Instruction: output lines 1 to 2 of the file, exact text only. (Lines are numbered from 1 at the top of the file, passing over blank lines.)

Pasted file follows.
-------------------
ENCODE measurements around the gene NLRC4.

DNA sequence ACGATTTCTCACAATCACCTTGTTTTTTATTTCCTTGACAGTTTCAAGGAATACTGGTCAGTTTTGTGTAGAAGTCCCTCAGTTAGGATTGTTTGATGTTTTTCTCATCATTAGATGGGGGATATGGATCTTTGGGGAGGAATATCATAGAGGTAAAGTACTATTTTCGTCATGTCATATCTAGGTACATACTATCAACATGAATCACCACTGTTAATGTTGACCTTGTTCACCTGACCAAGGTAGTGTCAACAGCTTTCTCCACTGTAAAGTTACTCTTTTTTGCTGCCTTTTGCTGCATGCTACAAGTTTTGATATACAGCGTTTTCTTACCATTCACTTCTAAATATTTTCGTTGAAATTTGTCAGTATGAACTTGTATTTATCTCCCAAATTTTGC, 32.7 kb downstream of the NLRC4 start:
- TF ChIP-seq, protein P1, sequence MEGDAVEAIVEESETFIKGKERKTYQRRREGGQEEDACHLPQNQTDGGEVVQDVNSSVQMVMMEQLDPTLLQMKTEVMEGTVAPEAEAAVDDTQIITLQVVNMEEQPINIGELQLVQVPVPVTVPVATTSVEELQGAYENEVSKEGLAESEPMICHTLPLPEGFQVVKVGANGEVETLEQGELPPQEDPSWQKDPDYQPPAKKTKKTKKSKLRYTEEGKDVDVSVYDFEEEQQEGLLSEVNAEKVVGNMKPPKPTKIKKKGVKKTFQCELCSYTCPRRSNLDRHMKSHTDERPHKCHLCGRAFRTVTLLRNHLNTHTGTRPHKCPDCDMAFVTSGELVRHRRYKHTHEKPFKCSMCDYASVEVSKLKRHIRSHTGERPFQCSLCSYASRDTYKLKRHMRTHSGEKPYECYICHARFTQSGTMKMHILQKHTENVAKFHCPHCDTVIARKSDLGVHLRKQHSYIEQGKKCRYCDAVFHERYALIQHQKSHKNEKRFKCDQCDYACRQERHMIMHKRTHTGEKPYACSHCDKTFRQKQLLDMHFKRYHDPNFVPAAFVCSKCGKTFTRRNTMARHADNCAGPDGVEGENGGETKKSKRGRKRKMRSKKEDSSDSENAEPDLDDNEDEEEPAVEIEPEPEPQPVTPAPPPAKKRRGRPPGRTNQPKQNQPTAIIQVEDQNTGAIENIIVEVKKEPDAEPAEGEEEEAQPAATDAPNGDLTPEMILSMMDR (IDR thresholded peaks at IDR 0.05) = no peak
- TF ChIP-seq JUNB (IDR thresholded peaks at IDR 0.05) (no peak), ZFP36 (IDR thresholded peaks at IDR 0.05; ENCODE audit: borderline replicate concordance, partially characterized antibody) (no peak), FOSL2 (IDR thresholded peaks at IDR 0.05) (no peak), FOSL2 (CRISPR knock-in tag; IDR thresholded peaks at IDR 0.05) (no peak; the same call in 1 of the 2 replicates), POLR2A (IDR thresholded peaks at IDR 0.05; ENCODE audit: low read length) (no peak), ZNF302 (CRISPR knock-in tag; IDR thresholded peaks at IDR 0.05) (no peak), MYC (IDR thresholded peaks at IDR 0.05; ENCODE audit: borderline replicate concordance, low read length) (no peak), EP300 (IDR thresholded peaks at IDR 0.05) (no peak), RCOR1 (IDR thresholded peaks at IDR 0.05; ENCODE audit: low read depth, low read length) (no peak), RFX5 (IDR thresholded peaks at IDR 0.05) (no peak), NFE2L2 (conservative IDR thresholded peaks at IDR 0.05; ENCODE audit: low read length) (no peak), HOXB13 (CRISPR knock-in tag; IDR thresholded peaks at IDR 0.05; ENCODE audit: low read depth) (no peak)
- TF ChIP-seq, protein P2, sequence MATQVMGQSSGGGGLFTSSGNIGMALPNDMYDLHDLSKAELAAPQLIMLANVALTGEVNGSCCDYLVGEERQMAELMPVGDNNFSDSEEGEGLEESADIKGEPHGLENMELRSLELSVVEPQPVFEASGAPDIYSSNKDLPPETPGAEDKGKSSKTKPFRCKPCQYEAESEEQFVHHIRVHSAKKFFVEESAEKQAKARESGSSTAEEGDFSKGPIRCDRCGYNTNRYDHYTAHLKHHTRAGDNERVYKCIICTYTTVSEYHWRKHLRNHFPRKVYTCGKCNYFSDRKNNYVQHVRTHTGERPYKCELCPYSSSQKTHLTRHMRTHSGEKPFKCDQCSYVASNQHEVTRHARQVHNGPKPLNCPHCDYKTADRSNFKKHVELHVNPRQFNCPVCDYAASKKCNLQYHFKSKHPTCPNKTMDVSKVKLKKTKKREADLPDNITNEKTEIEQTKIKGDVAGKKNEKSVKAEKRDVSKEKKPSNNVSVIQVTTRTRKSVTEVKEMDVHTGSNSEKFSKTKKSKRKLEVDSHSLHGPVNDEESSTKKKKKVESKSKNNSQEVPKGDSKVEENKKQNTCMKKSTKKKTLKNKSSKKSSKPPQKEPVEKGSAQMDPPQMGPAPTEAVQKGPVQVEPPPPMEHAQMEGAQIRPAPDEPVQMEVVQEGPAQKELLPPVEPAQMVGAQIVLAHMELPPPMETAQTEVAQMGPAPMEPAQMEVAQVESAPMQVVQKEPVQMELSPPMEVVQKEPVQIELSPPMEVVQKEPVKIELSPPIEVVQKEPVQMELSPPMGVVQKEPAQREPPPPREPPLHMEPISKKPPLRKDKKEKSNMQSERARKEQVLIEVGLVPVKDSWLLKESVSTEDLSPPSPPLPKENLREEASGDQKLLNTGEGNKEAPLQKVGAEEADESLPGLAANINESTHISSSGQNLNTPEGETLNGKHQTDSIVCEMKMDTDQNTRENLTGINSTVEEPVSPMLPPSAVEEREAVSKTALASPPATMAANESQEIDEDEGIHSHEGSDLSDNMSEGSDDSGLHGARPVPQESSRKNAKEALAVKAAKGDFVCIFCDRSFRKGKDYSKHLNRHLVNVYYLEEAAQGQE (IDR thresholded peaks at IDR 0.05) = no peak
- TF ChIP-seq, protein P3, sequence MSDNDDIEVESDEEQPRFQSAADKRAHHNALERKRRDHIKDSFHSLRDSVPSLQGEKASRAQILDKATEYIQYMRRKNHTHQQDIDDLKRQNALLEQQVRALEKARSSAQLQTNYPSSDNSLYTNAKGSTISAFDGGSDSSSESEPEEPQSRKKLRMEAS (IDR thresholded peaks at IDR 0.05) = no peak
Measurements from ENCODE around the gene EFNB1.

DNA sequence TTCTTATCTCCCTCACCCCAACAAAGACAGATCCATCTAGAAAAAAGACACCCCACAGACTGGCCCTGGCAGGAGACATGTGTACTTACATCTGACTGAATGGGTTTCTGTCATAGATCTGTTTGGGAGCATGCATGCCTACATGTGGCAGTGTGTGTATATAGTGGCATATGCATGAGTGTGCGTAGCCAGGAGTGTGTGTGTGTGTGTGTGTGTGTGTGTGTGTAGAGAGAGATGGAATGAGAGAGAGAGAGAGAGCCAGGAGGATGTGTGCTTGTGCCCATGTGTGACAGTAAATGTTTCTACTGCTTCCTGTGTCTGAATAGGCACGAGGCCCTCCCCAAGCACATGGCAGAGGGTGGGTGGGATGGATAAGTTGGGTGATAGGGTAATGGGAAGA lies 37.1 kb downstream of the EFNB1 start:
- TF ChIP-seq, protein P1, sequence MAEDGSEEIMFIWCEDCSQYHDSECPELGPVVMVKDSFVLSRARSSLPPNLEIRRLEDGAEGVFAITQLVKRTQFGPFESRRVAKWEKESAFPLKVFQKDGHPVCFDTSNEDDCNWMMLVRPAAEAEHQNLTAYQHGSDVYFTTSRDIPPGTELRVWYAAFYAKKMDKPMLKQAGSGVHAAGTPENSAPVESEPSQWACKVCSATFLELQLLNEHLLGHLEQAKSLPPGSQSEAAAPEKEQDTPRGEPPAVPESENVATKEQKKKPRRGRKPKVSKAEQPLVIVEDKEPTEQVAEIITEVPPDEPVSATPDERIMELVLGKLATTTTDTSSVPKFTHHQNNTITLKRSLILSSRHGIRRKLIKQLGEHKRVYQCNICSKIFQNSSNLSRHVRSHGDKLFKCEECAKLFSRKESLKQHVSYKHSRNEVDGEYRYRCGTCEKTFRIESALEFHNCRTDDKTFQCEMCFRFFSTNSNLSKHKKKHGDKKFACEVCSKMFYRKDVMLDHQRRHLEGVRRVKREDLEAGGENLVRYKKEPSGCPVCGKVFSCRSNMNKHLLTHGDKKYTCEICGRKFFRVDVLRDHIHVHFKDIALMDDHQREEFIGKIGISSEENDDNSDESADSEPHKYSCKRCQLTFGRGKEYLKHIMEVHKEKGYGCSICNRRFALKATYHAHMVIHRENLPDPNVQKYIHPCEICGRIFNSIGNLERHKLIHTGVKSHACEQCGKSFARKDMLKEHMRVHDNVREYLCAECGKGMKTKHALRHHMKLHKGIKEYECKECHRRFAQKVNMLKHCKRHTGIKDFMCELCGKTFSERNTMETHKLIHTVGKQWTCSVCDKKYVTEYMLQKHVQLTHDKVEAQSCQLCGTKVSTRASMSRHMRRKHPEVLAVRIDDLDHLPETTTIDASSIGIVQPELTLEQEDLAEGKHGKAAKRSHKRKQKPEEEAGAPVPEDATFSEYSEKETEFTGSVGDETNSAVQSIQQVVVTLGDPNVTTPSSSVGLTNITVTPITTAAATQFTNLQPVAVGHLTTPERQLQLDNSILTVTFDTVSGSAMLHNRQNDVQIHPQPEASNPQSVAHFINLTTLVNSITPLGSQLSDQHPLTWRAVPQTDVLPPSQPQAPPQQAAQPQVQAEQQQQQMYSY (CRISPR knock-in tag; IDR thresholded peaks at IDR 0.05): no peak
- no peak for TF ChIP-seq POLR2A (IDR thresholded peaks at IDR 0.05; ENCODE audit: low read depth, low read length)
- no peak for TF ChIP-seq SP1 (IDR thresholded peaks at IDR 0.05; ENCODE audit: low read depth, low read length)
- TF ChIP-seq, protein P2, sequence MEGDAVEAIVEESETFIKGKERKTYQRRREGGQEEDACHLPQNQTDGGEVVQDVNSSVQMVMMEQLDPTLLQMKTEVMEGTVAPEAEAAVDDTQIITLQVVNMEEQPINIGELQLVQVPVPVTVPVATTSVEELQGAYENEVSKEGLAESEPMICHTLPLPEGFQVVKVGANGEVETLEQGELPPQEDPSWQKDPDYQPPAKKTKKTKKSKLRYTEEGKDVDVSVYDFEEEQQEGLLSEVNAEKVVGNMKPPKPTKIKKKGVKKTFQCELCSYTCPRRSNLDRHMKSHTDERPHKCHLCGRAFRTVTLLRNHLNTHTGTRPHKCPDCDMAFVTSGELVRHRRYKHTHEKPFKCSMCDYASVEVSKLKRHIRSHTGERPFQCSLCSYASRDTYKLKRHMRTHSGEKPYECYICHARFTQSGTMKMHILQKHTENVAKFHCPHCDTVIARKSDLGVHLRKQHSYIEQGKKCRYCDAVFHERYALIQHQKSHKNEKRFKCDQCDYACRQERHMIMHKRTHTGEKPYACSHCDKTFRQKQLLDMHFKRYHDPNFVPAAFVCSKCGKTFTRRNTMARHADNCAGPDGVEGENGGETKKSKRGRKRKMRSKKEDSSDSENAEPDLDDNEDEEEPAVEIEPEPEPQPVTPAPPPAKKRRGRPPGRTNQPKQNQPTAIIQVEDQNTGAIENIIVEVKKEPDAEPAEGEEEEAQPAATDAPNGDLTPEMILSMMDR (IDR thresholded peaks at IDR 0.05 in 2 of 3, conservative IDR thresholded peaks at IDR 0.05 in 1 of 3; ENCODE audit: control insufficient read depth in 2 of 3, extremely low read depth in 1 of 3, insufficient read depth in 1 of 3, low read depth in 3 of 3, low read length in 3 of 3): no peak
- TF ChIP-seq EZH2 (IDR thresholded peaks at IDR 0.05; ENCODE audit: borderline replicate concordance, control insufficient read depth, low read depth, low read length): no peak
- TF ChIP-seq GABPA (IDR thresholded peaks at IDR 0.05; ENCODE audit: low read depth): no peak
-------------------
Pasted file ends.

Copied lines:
ENCODE measurements around the gene NLRC4.

DNA sequence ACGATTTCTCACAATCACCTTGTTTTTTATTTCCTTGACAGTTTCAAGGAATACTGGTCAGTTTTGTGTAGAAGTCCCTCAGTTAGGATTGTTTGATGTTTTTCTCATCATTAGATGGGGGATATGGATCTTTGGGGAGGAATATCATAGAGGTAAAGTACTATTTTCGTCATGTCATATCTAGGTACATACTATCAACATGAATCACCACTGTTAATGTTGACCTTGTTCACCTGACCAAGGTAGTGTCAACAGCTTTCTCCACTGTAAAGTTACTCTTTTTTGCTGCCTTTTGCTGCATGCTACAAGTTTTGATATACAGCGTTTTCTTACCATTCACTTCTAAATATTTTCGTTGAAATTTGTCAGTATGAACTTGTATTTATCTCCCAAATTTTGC, 32.7 kb downstream of the NLRC4 start: